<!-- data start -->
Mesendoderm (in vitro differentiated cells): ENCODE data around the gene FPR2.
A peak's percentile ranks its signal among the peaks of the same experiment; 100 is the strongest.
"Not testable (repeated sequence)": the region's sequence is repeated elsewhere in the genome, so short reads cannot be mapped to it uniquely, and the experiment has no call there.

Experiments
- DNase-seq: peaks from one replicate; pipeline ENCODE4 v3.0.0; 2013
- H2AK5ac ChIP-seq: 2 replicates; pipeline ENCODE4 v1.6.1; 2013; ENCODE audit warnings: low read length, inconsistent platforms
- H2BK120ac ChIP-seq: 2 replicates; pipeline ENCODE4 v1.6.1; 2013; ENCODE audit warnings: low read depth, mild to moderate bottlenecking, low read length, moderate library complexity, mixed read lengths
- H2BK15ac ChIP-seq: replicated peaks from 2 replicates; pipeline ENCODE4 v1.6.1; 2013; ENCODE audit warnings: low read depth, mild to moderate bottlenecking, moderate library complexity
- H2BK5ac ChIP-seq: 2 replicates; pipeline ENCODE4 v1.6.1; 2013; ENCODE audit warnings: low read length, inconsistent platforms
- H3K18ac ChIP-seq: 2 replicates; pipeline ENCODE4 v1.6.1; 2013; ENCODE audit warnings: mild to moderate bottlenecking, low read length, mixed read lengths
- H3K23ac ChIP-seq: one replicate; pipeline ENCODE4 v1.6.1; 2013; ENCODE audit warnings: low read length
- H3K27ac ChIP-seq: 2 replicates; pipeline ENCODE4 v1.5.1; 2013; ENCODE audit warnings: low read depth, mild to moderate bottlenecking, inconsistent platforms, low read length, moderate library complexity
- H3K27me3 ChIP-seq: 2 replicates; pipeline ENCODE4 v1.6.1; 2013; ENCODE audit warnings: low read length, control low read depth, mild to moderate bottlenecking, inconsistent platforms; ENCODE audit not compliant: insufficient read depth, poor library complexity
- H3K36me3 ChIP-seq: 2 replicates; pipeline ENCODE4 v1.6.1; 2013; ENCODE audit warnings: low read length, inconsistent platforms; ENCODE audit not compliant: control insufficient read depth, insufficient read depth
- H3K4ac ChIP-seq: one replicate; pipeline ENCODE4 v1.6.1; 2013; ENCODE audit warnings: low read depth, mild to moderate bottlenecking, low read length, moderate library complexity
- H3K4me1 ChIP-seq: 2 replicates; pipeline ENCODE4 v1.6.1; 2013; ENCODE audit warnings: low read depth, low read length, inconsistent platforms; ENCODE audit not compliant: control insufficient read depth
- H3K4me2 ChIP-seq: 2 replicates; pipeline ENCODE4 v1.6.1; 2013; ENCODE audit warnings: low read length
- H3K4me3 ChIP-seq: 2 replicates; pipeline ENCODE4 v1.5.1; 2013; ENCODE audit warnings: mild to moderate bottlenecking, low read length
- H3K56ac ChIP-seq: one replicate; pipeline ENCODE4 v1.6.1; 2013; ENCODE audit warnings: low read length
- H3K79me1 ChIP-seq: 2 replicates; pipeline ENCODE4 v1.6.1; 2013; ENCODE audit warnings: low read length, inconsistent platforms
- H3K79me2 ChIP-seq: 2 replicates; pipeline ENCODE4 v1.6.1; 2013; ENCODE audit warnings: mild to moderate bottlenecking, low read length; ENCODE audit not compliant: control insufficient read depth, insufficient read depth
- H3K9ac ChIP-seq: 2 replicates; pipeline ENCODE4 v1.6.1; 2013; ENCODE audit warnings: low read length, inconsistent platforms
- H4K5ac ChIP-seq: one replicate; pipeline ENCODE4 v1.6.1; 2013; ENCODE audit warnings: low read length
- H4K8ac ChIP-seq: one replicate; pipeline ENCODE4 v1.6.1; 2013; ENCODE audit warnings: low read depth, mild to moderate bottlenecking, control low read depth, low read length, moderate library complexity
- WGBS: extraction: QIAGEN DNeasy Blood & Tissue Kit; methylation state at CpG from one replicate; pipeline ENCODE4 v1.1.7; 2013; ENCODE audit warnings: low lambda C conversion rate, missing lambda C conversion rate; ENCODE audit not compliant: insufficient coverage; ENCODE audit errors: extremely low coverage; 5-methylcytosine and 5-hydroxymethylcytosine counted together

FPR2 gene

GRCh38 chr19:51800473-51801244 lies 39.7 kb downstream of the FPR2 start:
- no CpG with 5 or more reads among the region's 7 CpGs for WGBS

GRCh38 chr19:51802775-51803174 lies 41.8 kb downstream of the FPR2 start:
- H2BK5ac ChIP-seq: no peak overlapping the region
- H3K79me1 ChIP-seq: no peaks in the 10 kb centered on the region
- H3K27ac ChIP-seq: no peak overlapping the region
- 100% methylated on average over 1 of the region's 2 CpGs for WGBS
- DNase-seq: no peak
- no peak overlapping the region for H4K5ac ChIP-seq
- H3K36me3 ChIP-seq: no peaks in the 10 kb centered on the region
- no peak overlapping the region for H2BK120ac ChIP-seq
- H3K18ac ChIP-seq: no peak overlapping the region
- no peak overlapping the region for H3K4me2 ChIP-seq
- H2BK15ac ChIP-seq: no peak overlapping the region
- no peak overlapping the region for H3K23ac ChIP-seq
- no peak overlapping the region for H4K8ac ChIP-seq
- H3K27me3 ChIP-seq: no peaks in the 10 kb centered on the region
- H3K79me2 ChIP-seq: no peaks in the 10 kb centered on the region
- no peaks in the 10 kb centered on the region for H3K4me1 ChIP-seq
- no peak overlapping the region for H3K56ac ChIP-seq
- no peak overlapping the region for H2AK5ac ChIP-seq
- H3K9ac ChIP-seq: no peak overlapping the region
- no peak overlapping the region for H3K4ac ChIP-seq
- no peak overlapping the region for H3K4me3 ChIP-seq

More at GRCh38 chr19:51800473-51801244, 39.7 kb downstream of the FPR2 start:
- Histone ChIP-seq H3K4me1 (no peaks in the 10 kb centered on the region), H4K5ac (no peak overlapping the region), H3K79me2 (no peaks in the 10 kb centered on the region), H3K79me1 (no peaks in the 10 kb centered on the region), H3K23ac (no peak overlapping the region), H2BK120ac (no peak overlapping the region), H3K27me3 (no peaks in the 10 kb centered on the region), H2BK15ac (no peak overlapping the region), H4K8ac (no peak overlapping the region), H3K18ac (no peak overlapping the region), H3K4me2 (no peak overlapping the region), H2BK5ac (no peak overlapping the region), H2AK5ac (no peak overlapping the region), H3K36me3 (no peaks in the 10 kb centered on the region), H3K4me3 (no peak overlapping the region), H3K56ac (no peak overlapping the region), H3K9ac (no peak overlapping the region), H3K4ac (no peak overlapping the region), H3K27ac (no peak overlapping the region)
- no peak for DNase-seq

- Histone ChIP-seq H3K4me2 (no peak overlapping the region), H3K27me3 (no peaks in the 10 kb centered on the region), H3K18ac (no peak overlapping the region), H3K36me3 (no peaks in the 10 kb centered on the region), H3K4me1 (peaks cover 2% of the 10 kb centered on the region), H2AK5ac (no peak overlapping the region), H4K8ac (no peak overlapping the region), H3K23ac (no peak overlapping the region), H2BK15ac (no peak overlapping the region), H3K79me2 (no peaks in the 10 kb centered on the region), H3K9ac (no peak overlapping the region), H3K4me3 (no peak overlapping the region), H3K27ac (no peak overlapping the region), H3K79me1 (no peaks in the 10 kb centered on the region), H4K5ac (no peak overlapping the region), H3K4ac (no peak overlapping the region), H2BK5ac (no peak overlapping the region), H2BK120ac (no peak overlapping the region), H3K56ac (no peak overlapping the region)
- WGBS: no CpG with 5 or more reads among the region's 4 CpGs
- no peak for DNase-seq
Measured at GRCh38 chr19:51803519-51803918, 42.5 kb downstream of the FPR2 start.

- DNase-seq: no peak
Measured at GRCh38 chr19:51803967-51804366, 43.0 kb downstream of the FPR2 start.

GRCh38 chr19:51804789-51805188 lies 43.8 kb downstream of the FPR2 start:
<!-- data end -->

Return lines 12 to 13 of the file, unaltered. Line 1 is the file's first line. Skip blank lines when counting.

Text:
- H3K27ac ChIP-seq: 2 replicates; pipeline ENCODE4 v1.5.1; 2013; ENCODE audit warnings: low read depth, mild to moderate bottlenecking, inconsistent platforms, low read length, moderate library complexity
- H3K27me3 ChIP-seq: 2 replicates; pipeline ENCODE4 v1.6.1; 2013; ENCODE audit warnings: low read length, control low read depth, mild to moderate bottlenecking, inconsistent platforms; ENCODE audit not compliant: insufficient read depth, poor library complexity